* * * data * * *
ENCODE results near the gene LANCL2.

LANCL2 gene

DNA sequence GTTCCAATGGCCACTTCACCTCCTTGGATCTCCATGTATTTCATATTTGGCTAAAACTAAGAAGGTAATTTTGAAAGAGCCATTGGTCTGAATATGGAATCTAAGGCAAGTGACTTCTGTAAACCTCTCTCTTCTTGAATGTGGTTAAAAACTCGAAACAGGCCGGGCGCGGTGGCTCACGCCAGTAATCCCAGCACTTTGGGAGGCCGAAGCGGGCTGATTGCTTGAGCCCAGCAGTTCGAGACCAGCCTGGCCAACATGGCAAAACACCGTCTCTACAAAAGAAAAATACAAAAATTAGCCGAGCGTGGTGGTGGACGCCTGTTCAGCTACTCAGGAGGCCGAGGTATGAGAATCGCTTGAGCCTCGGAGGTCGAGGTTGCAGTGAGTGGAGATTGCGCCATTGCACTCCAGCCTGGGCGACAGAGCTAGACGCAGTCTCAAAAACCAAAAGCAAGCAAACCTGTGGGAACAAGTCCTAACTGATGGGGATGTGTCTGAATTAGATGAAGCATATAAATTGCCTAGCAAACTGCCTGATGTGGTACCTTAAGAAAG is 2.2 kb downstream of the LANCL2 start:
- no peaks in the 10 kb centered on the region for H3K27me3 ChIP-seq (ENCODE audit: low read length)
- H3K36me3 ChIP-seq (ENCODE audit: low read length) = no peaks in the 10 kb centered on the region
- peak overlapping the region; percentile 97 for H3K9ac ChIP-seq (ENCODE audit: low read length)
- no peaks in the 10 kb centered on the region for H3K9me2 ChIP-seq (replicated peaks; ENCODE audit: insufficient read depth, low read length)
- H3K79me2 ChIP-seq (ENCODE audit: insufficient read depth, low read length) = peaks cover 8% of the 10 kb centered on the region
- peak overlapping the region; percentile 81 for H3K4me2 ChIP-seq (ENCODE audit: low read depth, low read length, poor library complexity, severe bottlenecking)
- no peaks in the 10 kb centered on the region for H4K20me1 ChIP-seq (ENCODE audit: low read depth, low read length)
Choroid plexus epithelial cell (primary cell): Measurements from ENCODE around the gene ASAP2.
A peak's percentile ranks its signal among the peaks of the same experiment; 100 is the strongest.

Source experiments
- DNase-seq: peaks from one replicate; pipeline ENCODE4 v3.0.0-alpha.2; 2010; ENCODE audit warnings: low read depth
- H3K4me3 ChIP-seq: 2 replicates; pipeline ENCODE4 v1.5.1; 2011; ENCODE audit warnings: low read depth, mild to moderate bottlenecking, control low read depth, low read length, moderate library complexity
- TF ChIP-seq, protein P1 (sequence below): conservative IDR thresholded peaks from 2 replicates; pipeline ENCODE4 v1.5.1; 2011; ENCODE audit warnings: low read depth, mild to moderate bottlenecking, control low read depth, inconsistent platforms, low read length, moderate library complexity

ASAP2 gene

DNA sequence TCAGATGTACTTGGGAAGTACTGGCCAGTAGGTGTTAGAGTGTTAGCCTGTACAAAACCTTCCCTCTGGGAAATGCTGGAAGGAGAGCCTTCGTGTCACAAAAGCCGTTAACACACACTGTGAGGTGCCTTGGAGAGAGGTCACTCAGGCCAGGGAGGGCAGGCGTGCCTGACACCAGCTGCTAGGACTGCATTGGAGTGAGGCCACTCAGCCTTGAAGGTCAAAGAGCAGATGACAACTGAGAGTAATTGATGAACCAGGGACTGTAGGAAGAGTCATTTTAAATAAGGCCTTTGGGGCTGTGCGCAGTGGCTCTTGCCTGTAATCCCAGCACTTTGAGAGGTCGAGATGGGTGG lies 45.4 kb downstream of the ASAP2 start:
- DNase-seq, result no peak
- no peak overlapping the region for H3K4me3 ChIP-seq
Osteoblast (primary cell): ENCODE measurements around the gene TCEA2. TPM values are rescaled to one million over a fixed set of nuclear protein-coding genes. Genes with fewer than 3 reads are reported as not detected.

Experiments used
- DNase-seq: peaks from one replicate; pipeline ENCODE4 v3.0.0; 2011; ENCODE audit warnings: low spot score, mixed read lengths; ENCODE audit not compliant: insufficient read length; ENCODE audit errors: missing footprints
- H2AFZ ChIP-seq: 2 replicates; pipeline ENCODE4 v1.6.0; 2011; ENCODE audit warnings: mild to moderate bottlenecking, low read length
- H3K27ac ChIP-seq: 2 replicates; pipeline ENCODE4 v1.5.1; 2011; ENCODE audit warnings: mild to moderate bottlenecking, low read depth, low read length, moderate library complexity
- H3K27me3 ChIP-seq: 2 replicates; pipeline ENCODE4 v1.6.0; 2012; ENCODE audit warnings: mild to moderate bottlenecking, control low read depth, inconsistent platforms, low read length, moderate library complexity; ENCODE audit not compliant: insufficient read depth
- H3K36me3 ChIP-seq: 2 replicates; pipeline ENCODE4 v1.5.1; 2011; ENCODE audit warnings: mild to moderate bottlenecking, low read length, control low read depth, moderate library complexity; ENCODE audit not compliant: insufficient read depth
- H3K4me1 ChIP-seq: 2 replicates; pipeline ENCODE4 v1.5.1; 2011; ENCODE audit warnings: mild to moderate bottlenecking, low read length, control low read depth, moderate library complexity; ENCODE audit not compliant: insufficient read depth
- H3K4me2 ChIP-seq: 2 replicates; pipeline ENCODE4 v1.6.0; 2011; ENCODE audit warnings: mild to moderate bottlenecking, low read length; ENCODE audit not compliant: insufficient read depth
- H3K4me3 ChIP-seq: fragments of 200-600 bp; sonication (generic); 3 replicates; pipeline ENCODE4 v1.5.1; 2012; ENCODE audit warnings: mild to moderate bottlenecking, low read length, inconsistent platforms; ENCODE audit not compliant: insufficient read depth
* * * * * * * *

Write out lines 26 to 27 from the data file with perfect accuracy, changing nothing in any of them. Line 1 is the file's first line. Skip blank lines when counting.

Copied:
- H3K27me3 ChIP-seq: 2 replicates; pipeline ENCODE4 v1.6.0; 2012; ENCODE audit warnings: mild to moderate bottlenecking, control low read depth, inconsistent platforms, low read length, moderate library complexity; ENCODE audit not compliant: insufficient read depth
- H3K36me3 ChIP-seq: 2 replicates; pipeline ENCODE4 v1.5.1; 2011; ENCODE audit warnings: mild to moderate bottlenecking, low read length, control low read depth, moderate library complexity; ENCODE audit not compliant: insufficient read depth